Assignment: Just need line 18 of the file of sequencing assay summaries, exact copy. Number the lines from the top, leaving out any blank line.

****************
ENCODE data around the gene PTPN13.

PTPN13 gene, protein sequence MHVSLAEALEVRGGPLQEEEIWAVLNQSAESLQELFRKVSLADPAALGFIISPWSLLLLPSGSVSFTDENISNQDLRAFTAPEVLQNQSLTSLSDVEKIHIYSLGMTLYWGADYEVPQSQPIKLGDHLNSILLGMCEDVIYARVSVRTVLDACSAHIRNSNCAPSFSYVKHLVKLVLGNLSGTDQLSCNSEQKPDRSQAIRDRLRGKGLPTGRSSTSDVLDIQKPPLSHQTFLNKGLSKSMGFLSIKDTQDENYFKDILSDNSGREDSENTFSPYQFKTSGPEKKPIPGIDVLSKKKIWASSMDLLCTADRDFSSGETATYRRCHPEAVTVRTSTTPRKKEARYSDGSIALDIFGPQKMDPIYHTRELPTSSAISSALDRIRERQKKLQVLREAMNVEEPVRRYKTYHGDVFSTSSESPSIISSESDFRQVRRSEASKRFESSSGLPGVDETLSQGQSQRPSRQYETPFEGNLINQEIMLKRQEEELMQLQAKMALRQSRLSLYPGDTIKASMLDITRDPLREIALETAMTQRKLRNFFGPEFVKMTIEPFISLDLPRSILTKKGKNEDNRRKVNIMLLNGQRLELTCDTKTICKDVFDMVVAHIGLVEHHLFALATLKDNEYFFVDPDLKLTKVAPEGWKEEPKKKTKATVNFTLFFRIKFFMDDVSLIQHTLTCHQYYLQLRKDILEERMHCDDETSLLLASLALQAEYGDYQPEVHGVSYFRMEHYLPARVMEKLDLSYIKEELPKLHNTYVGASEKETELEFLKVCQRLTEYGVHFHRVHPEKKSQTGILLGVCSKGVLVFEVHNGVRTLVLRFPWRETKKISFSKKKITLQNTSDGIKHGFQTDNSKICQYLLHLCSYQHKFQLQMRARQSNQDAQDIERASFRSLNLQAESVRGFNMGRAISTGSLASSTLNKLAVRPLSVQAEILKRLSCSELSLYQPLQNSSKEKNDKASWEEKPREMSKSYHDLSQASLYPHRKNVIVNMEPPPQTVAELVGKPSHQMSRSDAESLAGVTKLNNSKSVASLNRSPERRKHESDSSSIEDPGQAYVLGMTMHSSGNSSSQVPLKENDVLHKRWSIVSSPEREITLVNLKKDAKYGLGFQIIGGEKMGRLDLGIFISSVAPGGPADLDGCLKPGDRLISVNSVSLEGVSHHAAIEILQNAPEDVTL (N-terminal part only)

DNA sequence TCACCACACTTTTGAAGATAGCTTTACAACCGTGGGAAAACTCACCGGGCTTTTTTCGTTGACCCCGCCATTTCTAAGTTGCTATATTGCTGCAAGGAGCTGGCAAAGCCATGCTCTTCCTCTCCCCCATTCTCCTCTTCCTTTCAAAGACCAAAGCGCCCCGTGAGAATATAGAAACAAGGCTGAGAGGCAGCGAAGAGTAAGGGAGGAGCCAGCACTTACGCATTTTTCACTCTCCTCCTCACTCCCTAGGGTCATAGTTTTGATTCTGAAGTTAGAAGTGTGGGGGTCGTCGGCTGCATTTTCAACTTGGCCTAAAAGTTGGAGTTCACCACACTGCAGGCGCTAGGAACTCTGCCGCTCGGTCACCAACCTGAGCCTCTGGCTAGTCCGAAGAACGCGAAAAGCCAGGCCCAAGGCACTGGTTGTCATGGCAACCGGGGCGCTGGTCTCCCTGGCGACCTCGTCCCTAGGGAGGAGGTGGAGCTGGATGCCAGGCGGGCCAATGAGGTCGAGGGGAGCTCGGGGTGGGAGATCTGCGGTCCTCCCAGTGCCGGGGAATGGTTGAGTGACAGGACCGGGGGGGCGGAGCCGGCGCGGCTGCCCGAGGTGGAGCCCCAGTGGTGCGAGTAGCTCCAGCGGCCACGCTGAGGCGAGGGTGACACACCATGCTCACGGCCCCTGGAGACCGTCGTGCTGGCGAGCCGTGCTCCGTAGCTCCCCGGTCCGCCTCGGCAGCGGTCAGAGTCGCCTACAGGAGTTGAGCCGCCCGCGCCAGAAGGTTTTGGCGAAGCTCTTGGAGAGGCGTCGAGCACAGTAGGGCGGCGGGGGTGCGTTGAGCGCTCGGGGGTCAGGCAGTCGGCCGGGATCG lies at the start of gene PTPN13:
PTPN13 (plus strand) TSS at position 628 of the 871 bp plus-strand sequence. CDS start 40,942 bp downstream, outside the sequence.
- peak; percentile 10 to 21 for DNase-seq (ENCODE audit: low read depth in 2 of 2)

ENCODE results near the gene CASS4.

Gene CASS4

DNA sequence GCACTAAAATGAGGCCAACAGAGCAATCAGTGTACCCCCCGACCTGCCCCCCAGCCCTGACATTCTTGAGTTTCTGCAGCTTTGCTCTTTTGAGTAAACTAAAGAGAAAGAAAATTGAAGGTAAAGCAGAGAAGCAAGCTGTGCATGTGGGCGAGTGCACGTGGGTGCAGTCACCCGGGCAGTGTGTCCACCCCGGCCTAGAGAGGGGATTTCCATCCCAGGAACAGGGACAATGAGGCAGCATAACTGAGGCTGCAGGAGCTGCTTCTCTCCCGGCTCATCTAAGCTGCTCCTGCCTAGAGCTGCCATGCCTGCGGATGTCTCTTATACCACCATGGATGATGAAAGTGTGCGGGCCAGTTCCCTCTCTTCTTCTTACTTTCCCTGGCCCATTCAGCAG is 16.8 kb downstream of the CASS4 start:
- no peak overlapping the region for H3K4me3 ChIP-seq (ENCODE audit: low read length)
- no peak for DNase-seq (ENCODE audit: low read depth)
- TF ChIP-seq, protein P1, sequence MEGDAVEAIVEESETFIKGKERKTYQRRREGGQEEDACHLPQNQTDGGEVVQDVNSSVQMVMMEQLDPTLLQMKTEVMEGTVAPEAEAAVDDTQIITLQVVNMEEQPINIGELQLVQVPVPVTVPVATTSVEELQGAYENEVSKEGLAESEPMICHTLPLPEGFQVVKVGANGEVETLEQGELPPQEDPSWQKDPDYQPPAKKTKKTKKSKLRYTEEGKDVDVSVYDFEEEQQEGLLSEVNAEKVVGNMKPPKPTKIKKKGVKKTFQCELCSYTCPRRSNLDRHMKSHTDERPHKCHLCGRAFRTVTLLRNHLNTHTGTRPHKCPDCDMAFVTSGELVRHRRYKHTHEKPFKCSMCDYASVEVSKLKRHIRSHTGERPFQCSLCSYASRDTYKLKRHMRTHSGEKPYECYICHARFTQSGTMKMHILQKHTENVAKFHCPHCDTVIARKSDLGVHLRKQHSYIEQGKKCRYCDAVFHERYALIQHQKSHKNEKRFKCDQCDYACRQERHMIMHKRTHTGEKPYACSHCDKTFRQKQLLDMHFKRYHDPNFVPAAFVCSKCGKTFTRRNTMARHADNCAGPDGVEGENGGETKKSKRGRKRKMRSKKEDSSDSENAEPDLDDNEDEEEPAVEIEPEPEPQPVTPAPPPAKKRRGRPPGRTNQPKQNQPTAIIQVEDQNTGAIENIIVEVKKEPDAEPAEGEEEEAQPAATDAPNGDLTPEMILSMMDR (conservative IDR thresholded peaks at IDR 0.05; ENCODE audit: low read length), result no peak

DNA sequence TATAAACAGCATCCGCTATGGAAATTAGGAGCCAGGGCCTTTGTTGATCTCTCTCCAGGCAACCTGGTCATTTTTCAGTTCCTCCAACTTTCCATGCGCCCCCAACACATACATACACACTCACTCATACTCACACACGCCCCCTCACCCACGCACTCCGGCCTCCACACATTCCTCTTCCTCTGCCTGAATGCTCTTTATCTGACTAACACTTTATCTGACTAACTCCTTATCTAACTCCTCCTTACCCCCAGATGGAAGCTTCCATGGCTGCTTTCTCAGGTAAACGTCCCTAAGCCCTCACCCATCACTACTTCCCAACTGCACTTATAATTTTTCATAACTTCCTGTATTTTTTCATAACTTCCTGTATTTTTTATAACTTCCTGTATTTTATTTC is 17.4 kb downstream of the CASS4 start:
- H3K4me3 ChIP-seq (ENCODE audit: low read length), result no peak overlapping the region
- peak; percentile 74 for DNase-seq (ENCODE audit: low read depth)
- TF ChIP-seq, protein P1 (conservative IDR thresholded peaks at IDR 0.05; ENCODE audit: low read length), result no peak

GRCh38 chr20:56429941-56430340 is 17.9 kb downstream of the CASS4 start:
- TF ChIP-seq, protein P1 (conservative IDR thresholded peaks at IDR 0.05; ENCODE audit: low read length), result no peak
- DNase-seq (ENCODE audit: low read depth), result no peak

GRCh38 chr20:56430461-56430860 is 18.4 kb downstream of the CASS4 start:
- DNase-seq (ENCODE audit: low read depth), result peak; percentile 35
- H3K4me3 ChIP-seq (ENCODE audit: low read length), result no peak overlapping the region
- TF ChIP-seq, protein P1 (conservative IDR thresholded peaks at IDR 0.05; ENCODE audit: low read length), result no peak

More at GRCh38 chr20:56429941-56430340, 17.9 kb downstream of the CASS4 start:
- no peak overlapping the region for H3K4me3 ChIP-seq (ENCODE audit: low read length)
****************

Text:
- DNase-seq (ENCODE audit: low read depth), result no peak